Boosting ‘Make in India’ food strategy hitting nation’s hopes of regional free trade agreements

By Pearly Neo contact

- Last updated on GMT

India recently announced import tariff increases for many food and agricultural products in hopes of encouraging local trade. ©
India recently announced import tariff increases for many food and agricultural products in hopes of encouraging local trade. ©

Related tags: India, Fta, Local production

India recently announced import tariff increases for many food and agricultural products in hopes of encouraging local trade, but the same move is likely to push it even further away from the possibility of entering free trade agreements within the APAC region.

During the recent tabling of the country’s Budget 2020/2021, Finance Minister Nirmala Sitharaman revealed that the tariff increases would apply to a wide range of food and beverage products, including dairy products, nuts, edible vegetable oils, soy products, fruit juices, soft drink concentrates and more.

For example, the custom duty for cheese was raised by a whopping 10% from 30% to 40%, whereas isolated soya protein will be taxed 30%, a 20% increase from its previous 10%. Even more significant was the custom duty for walnuts kernels, which rose sharply to 100% from its previous 30%.

“India’s Make in India policy is giving dividends - We’re making world-class products and exporting them,”​ Sitharaman said.

“[These] changes in customs duties [are meant to] create a level playing field for Micro, Small & Medium Enterprises (MSMEs) [in the country], create a level playing field for domestic producers [and] further promote Make in India.”

Although these changes would undoubtedly spell good news for local food and beverage producers and manufacturers, it also represents a further step back by the country in terms of signing any free trade agreements (FTAs) within the region, with its previous high tariffs already a cause of concern during prior discussions.

Regional Comprehensive Economic Partnership (RCEP)

One of the FTAs in question is the planned Regional Comprehensive Economic Partnership (RCEP), an initiative which was supposed to cover 16 countries and some 40% of the global economy – so definitely a very significant trade discussion.

The RCEP’s proposed member states initially included all ten ASEAN countries, Australia, China, Japan, New Zealand, South Korea and India.

India made headlines last year when it opted out of RCEP negotiations after participating in some seven years of discussion, citing concerns that its economy would suffer from an influx of overseas goods.

"When I measure the RCEP Agreement with respect to the interests of all Indians, I do not get a positive answer,"​ Indian Prime Minister Nahendra Modi said in a speech.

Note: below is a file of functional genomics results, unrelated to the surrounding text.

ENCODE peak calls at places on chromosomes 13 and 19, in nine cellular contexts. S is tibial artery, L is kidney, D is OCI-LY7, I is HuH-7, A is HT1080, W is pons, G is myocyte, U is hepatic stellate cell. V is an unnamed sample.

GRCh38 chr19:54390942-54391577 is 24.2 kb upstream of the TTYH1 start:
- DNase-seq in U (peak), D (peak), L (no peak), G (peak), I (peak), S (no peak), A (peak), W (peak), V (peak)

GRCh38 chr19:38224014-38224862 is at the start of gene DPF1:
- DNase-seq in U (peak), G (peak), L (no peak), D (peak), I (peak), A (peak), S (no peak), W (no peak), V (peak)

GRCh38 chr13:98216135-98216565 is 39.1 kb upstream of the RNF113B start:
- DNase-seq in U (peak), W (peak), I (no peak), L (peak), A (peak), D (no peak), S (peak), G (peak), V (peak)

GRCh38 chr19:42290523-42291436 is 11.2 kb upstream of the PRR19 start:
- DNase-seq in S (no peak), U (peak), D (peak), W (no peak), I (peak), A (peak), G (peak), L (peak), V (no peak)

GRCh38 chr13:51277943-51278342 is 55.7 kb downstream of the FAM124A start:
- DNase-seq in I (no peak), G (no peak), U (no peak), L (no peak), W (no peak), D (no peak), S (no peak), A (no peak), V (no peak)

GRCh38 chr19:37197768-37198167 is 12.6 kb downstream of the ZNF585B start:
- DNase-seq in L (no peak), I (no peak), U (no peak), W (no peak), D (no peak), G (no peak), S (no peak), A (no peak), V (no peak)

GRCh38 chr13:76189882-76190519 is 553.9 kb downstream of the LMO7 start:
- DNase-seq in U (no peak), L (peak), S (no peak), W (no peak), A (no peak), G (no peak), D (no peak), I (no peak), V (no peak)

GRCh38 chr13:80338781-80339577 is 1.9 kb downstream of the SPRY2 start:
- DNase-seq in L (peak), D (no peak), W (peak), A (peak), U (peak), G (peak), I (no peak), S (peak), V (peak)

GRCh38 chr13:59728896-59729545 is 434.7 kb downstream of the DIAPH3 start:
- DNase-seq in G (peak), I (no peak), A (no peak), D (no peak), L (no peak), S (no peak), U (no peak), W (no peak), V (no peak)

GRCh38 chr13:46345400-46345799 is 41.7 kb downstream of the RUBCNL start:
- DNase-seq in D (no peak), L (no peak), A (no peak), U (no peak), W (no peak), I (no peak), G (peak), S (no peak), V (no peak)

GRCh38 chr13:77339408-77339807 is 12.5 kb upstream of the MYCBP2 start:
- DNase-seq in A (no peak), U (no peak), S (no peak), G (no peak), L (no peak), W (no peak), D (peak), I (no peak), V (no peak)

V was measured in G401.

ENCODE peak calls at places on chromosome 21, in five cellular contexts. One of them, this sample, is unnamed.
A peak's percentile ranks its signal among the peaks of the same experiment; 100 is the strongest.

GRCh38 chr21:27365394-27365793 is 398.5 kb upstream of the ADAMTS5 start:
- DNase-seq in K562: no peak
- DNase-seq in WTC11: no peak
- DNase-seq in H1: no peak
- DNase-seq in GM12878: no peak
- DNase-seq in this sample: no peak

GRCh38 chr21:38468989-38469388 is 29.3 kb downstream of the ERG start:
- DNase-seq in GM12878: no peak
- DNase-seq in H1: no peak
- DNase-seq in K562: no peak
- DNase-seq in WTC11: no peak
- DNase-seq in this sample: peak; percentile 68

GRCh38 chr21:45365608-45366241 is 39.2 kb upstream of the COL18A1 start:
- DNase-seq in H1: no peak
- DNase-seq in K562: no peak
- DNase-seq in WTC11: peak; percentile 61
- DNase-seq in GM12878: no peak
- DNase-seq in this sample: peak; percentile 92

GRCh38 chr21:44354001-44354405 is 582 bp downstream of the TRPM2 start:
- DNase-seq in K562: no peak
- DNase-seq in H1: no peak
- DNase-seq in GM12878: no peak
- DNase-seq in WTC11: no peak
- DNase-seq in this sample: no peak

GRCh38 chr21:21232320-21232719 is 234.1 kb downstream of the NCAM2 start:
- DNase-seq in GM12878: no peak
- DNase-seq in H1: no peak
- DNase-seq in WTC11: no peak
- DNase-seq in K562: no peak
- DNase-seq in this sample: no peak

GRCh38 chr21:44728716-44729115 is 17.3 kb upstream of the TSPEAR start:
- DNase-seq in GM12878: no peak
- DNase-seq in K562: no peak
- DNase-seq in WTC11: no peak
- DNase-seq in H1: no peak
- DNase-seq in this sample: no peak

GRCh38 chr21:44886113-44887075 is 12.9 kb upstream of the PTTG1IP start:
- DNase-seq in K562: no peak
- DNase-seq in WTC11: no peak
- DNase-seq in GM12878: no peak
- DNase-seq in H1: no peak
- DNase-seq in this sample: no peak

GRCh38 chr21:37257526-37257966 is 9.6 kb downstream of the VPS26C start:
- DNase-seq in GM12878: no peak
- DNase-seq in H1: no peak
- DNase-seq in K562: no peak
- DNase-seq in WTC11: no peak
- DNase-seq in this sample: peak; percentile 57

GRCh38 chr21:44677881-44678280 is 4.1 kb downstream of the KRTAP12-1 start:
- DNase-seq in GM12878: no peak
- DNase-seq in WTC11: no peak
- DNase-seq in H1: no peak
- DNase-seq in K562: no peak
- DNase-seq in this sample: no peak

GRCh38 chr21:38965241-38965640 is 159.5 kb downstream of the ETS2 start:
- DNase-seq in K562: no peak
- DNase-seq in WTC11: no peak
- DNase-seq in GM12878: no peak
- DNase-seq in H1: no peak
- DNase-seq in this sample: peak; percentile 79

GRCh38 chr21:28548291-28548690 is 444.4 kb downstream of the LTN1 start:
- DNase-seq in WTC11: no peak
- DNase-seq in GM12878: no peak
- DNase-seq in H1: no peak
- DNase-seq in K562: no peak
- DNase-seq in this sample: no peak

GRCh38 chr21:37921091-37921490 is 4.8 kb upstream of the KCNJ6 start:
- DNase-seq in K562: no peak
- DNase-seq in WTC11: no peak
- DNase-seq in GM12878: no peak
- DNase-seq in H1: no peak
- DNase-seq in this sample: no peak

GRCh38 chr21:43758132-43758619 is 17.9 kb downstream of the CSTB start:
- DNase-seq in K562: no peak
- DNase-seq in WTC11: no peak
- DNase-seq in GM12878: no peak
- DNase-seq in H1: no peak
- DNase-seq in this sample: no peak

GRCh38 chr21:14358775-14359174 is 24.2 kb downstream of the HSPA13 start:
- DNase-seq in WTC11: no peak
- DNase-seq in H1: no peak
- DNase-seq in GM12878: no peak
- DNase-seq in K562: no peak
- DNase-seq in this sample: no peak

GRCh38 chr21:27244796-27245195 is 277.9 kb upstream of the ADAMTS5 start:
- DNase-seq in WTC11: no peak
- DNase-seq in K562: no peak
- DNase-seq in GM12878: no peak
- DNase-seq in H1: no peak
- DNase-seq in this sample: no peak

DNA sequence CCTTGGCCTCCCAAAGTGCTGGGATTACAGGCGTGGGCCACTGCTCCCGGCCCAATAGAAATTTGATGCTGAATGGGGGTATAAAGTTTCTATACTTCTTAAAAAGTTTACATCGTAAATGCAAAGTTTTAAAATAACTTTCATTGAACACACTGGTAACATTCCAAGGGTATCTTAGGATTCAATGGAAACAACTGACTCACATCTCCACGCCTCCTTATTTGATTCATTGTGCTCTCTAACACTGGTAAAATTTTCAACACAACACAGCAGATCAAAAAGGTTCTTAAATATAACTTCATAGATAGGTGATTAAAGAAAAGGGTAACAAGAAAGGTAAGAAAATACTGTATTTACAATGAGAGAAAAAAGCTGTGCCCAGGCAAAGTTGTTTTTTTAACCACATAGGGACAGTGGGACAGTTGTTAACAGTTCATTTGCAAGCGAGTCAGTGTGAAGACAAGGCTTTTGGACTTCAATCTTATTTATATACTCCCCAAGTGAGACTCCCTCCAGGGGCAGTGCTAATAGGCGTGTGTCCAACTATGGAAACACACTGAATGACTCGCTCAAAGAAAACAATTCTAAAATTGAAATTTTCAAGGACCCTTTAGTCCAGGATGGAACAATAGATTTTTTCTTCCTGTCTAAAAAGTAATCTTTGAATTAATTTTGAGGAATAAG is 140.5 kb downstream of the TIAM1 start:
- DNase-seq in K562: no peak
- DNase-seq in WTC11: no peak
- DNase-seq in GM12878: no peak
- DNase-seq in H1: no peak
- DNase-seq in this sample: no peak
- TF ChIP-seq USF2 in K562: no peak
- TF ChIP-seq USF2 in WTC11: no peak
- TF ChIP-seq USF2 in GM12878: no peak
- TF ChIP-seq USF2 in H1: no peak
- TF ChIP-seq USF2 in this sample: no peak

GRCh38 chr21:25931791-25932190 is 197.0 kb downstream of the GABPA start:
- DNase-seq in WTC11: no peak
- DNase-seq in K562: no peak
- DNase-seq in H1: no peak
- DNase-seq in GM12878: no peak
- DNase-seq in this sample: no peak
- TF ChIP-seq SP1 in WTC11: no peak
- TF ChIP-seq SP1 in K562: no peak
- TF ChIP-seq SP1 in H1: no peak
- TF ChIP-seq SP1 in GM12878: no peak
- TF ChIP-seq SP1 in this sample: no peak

Even during the prior seven years of RCEP negotiations, challenges had already seemed fraught for the country: It faced trade deficits with many of the other countries and so was almost certainly going to be getting the short end of the stick in various cases, and its proposed tiered approach to phasing out tariffs was poorly received by the other members.

According to Foreign Policy​, India was requested to commit to tariff cuts on 92% of tariff lines (products) across all countries as well as accept immediate zero tariff on over 25% of traded items once the FTA commenced – meaning that India would be among those making the largest cuts.

Still wanting in?

India’s recent decision to raise tariffs even further and look to local production instead is likely to push it even further away from reaching any sort of FTA in the region, but somewhat contradictorily, it has apparently not completely given up on the idea just yet.

Earlier this year, Foreign Minister Subrahmanyam Jaishankar rekindled the probability with a suggestion that India’s participation in the RCEP was still possible.

“We haven’t closed the door on [the RCEP],” ​he said at the Raisina Dialogue conference, according to SCMP​.

“There was a substantial gap [between India’s demands and what was offered] and that’s why we took the call that we did.

“The RCEP is, after all, a free-trade agreement and it has to be evaluated on its trade merits, its costs and its benefits. The bottom line was that the offers on the table did not match our requirements.

“The ball is in the court of the countries concerned and whether they make it worth our while.”

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